If I had ever had the discipline of memorizing scripture this would be a verse from today’s Psalm 18 that I would like to have mastered. It would lie in the top tray of my scriptural tool box where I could easily find it when I needed to fix a bad attitude.
20 He brought me out into an open place;
*he rescued me because he delighted in me.
By bad attitude I mean anything that keeps me stuck staring at the problem and not doing anything to change it – expecting others or God, even – to resolve all by retreating and just waiting.
Not unlike the quip: A bad attitude is like a flat tire. You can’t go anywhere until you change it.
A bad attitude that keeps me on the roadside, holed up to deal with whatever problem I find myself facing, tricked into thinking anything will change. I have to change the tire, for heavens sake.
A bad attitude oriented towards self protection and thus inward and blind to all the ways out – into the open – the Lord provides. Fix the tire, with God’s help, and I can be on my way.
The idea in the couplet that God saves us from our own worst enemy – our selves – by bringing us out into the open is an easy one for me to grasp.
That God did so because he delights in me? That truth hasn’t really sunk in – is not woven into the fabric of my being, as I like to say. But I do know that I can’t glorify Him if I am turned inward. If I am holed up. If I retreat into my own way of problem solving and doing things. If I am focused on self-preservation, me, myself and I. God brings me into the open because that is the only place where my life can be lived to truly glorify him. But I have to be willing to go there with Him – to move out, to get unstuck.
A few years ago I hit the road to tour Frank Lloyd Wright designed homes, churches and commercial buildings having become increasingly attuned to the role architecture plays in a person’s relation with the physical space in which they live, play and work.
Wright built into his buildings the idea found in the psalmist’s couplet: being moved by some energy (God’s hand) from a restrained, compressed, uncomfortable, inwardly oriented space and into the open.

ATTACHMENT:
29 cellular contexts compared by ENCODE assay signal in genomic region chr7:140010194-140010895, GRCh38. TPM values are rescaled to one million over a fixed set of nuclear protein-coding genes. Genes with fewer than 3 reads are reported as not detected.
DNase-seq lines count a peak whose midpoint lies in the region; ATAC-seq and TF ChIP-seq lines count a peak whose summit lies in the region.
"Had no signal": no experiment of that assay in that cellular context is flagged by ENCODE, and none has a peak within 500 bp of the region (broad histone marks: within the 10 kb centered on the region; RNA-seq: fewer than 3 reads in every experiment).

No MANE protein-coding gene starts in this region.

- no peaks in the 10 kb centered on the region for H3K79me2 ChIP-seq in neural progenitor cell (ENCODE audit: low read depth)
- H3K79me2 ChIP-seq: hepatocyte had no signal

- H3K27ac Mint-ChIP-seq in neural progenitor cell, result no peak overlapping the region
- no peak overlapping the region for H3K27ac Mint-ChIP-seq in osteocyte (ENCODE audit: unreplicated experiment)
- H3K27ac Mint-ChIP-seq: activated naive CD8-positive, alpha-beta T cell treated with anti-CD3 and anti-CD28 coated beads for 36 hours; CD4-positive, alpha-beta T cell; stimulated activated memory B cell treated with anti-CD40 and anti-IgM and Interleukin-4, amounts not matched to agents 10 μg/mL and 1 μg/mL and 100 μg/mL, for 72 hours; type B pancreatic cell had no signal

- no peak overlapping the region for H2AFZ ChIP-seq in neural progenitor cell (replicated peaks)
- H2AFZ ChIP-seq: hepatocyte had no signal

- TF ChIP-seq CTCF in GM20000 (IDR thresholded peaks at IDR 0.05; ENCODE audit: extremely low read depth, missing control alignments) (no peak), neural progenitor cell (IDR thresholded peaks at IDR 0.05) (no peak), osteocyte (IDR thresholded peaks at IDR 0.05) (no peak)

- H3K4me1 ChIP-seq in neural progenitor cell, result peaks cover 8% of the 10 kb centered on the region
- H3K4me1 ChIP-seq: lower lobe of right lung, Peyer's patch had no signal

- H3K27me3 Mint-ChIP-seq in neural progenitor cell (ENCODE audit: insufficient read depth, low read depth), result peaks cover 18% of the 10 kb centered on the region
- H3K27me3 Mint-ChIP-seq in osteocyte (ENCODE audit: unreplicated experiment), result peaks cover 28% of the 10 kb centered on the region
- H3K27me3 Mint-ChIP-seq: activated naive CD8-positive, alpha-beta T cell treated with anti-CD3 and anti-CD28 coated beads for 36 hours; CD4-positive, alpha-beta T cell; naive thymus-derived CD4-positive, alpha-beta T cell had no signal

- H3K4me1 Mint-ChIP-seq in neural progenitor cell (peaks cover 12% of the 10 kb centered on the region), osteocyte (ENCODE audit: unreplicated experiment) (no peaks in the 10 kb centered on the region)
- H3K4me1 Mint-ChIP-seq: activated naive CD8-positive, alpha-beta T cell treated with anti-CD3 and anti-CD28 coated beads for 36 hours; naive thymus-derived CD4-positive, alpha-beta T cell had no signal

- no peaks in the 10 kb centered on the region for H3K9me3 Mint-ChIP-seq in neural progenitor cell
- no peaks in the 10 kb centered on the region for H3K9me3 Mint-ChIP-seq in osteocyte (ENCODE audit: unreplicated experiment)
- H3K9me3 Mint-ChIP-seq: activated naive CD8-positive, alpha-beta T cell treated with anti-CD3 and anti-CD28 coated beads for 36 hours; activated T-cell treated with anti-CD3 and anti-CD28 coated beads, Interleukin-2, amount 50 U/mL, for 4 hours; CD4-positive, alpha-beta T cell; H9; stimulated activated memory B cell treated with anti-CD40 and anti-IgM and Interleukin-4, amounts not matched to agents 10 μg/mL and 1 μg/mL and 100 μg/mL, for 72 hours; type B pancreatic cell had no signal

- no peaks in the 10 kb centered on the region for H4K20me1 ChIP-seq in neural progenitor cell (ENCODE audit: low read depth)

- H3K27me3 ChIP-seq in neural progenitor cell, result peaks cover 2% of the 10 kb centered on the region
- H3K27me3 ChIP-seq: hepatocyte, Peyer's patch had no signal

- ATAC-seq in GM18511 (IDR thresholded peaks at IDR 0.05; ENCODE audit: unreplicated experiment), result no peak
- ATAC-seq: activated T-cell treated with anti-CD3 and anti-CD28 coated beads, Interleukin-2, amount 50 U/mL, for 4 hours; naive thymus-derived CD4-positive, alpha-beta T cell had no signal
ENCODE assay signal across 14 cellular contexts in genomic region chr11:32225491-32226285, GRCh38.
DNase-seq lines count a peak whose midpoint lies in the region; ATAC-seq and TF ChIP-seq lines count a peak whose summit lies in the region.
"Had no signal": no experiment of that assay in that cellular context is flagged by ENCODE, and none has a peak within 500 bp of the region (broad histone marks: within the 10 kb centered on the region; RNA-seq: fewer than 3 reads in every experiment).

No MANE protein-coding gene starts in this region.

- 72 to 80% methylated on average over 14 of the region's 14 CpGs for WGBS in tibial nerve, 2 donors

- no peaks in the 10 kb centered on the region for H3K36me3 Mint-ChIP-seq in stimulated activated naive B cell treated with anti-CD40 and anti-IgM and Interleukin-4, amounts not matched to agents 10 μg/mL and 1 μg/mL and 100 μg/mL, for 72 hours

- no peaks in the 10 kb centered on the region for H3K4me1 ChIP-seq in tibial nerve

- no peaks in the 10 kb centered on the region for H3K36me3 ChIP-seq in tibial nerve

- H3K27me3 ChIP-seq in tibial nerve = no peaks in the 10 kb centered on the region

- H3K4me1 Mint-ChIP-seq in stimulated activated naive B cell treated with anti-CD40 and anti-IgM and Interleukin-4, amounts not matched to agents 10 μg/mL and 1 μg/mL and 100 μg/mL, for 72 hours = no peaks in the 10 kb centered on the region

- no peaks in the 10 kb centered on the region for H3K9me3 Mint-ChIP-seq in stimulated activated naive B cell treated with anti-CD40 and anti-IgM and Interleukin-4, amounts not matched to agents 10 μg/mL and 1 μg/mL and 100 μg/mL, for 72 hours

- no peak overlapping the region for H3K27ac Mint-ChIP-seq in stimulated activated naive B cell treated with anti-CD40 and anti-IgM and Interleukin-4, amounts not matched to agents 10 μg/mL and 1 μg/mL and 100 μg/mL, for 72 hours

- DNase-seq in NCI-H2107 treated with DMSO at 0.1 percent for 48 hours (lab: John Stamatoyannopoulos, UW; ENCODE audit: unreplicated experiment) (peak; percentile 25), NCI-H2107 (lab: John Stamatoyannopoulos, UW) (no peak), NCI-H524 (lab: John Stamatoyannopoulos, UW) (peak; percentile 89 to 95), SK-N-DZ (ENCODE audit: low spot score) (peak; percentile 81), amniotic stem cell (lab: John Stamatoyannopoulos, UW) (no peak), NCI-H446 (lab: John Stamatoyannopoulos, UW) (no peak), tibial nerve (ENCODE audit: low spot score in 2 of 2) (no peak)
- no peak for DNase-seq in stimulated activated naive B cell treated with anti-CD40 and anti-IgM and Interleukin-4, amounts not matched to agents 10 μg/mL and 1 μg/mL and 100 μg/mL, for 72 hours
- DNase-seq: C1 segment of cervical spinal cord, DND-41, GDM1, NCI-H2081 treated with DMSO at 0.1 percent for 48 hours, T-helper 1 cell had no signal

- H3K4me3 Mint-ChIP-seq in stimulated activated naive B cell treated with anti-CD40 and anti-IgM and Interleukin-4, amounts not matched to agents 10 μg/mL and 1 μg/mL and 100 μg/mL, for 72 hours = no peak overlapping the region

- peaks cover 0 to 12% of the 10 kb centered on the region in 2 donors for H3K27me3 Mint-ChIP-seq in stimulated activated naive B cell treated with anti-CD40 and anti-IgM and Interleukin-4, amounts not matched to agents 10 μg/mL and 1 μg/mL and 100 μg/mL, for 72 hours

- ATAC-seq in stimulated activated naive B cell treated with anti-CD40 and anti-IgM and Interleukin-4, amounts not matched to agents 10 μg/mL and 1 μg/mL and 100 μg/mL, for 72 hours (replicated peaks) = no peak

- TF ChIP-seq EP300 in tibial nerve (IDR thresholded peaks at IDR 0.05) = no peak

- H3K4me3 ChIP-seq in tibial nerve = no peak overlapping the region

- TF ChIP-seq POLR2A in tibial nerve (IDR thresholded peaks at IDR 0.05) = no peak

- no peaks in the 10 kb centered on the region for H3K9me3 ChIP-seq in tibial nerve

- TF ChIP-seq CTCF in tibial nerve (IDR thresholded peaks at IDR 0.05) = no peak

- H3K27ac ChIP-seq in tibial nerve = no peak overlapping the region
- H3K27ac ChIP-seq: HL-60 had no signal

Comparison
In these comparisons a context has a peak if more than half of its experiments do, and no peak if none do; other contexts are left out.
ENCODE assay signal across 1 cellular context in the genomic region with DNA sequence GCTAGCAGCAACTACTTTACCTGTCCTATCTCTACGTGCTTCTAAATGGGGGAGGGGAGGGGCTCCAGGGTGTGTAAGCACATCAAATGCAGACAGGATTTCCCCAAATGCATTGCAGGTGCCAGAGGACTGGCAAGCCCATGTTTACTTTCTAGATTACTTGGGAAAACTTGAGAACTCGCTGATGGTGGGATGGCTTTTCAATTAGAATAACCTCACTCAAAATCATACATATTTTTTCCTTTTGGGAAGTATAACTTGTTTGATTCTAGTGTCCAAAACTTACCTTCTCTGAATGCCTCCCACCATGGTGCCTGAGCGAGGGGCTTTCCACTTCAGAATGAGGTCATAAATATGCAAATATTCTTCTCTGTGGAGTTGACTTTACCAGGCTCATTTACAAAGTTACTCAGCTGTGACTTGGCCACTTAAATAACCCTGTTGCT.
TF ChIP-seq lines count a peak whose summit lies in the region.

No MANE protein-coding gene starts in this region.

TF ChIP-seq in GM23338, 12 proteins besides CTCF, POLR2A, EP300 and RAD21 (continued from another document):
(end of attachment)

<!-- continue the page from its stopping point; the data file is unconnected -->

Wright used “compression and release” to make his buildings “speak” directly of freedom (openness)…Compression and release, which is also known as “tension and resolution” or “embrace and release,” were concepts that Wright used in many of his designs. This confining space, termed the “compress,” made the visitor uncomfortable and encouraged them to move from the entrance into the larger main room, hence the “release.” The “release” also imparts a feeling (or the impression) of freedom. 
Going through something uncomfortable to be released – saved? – into the open, well, this is just what I hear the Spirit saying in today’s psalm. As Wright designed openness into his structures, so our Lord God weaves it into ours; compression, hard times, uncomfortableness, trial, tension and retreat into self to at some point be released into the open where He wants us in order to glorify.
I can remember the first time I walked through Wright’s Taliesan home in Wisconsin. A dark, dank entry – room for only one person at a time – and then into the open room where the outdoors and indoors were one open, glorifying space. A person could not help but be moved and feel the peace and beauty in their bones. This is what it feels like to be saved,I thought, to be moved out of darkness, out of my own head, out of the hole I might have retreated into, and into the open.
I am paused at thinking about all the godly associations with the word ‘open’ as both the psalmist and Wright seemed to have understood. First, an open space has no walls or barriers, all of God’s creation is seen as was created – outdoors and indoors as one in Wright’s homes, for example. Second, finding yourself in an open space makes you more vulnerable and exposed, but at the same time more alive. There is nothing in me that wants to linger in the entry ways or hallways of a Wright home, especially after discovering what awaits. So, too with life. Why linger in the dark, dank space of a bad attitude? Why remain stuck in a hallway, with a flat tire.
Open. God brings me into the open, time and time again. He saves me from my self – my own worst enemy – boots me out of the dark entry way to life so that I may live it as He would have me do so – in the open, in the light.
 The evolution of Wright’s architecture was briefly summarized by Donald Hoffman in “Understanding Frank Lloyd Wright’s Architecture” (Dover Publications, Inc., 1995).